Imagine this scenario: You’re driving down a city street at night on the way to a see a movie when all of a sudden everything goes black. There are no lights emanating from the downtown office buildings and the traffic signals at an upcoming intersection are shut down, too, causing drivers to suddenly stop their cars.
The city’s power infrastructure has just been hacked. All of the lights have stopped functioning, and you’re stuck in your car trying to navigate the chaos in darkness.
No, this is not a description of the new Mad Max movie, but rather the type of post-apocalyptic scenario that some security researchers believe could take place if hackers were to infiltrate our ever-growing smart cities. It’s also why a consortium of these experts launched a non-profit this week whose purpose is to help city officials plan for safer smart cities.
In a smart city, infrastructure like traffic signals and power grids can be connected together via wireless networks so that data can be generated and shared for the goal of creating more optimized city services.
The concept of a smart city has become mainstream enough that networking titan Cisco (CSCO) has plans to make a name for itself in the space. But the hype has also generated concerns that the technology underpinning these connected cities hasn’t been thoroughly tested for security holes.
Founded by researchers from security firms like IOActive Labs, Kaspersky Lab, Bastille, and the Cloud Security Alliance, the newly created Securing Smart Cities initiative aims to be a consulting service to local government officials who are looking to improve their city infrastructure with digital technology.
The non-profit will also act as a communication hub between government officials, companies, media outlets, and other nonprofits seeking to learn and share information pertaining to city cybersecurity. It’s similar to the recently launched Facebook ThreatExchange framework for companies wanting to share security-related data, except that its focus is on protecting cities, not businesses.
IOActive Labs CTO and Securing Smart Cities board member Cesar Cerrudo recently presented a session at the 2015 RSA Conference detailing some of the cybersecurity risks he has come across studying smart cities that the new nonprofit aims to alleviate.
“It’s only matter of time until attacks on city services and infrastructure become common,” Cerrudo said during the session in which he proceeded to list a litany of ways hackers can crack into town technology.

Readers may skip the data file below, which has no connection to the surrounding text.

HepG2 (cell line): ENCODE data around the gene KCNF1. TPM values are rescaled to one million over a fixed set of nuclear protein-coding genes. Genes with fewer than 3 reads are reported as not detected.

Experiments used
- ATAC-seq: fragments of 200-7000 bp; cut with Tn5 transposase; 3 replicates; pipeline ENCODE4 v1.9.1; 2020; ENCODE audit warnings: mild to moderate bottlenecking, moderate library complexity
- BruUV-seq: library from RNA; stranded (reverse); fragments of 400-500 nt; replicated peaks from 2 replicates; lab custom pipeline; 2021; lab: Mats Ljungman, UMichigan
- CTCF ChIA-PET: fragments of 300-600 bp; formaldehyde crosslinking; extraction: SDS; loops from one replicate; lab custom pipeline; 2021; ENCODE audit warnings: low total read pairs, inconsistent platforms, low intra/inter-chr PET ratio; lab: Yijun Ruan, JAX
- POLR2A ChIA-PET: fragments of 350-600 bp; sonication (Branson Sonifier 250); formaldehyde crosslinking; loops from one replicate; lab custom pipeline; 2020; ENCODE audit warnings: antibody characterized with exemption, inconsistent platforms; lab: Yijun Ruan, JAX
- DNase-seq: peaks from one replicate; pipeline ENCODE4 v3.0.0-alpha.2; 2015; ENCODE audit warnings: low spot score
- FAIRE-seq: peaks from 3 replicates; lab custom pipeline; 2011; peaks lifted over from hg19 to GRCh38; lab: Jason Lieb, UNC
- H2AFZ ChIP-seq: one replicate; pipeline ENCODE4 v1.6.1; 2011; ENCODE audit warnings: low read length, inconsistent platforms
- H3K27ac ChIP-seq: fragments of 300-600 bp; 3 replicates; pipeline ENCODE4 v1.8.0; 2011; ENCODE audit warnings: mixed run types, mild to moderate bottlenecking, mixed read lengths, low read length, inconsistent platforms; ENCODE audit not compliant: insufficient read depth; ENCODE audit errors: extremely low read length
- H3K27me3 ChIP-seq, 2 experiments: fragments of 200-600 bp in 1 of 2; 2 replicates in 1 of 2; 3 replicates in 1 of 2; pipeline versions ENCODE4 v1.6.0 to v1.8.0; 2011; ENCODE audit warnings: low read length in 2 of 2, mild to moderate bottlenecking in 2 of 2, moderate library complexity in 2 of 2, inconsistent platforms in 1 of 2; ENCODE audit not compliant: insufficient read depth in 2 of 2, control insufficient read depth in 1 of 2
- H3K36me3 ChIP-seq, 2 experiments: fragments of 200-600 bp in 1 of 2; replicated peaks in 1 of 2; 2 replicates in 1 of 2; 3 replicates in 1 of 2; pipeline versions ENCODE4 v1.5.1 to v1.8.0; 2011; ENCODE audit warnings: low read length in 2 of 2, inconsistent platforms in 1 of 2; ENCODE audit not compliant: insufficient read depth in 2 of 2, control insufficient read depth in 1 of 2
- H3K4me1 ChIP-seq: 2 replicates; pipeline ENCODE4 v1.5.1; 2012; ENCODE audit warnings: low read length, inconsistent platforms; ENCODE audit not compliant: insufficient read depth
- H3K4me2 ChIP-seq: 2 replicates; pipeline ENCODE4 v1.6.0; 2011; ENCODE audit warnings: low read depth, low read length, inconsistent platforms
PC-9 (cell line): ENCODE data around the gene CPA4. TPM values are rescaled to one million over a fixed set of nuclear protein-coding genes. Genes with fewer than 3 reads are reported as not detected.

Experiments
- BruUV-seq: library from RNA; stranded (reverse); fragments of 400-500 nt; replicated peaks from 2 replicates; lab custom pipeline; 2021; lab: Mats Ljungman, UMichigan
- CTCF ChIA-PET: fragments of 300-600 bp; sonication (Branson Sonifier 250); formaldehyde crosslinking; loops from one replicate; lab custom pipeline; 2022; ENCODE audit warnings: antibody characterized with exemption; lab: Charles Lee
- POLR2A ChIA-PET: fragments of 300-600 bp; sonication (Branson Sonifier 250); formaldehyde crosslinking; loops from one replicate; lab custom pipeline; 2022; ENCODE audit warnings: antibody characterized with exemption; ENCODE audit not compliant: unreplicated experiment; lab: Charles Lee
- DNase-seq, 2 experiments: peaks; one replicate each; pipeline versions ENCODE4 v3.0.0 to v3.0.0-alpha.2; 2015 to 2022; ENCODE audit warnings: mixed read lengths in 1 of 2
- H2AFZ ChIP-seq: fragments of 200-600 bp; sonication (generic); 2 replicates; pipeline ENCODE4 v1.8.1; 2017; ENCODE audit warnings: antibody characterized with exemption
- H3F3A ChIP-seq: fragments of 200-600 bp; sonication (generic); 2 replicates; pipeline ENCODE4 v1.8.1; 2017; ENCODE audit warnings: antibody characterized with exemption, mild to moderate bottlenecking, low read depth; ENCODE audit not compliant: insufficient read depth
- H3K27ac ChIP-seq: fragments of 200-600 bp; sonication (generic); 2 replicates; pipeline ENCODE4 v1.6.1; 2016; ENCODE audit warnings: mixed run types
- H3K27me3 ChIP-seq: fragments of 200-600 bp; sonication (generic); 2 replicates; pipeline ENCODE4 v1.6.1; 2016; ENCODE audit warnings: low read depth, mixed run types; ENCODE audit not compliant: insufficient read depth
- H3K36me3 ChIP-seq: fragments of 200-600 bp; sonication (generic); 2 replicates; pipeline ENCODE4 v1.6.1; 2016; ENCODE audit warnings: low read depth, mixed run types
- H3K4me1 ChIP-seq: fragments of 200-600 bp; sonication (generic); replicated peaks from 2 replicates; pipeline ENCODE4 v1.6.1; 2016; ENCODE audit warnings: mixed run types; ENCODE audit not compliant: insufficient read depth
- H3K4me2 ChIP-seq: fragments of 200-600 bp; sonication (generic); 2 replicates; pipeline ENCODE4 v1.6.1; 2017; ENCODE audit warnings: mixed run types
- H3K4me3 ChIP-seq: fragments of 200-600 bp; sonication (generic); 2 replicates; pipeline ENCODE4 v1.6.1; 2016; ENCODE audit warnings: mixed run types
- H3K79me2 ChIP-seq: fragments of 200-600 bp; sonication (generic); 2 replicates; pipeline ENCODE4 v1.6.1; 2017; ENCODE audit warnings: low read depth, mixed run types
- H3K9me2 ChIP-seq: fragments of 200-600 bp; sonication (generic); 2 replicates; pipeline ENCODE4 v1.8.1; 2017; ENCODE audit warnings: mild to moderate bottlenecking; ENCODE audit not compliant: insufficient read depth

Regarding traffic signals, Cerrudo said that these devices can be easy to break into and he cited a team of security researchers who were able to hack into the traffic lights and controlling systems in a Michigan town due to weak encryption. Because of the connected nature of smart cities, once a hacker infiltrates one system, he or she could theoretically move to other parts of a city’s infrastructure, he continued.
Cerrudo also discussed how hackers breaking into city management systems—like the ones containing the locations of gas and water pipes throughout a town—could be tampered with, creating unforeseen calamities. Power grid infrastructure in the U.S. is already the target of various type of hacks.
He explained that bad guys could pump bad data into these systems and manipulate the maps and locations of gas pipelines, which could result in city workers being sent out to areas where possible pipeline explosions could take place if they were going to do construction work.
This is just a sample of the potential disasters that could take place in worst-case scenarios, and Cerrudo explained that there is hope to prevent these attacks. For one, he recommended cities create a checklist for software updates and patches to make sure their connected devices are up to date. He also said that cities should regularly tests their city networks and systems to ensure that there are no bugs lurking around or hidden vulnerabilities.
It’s these types of city infrastructure security checks and tests that the new Securing Smart Cities nonprofit will be hoping to spread to participants.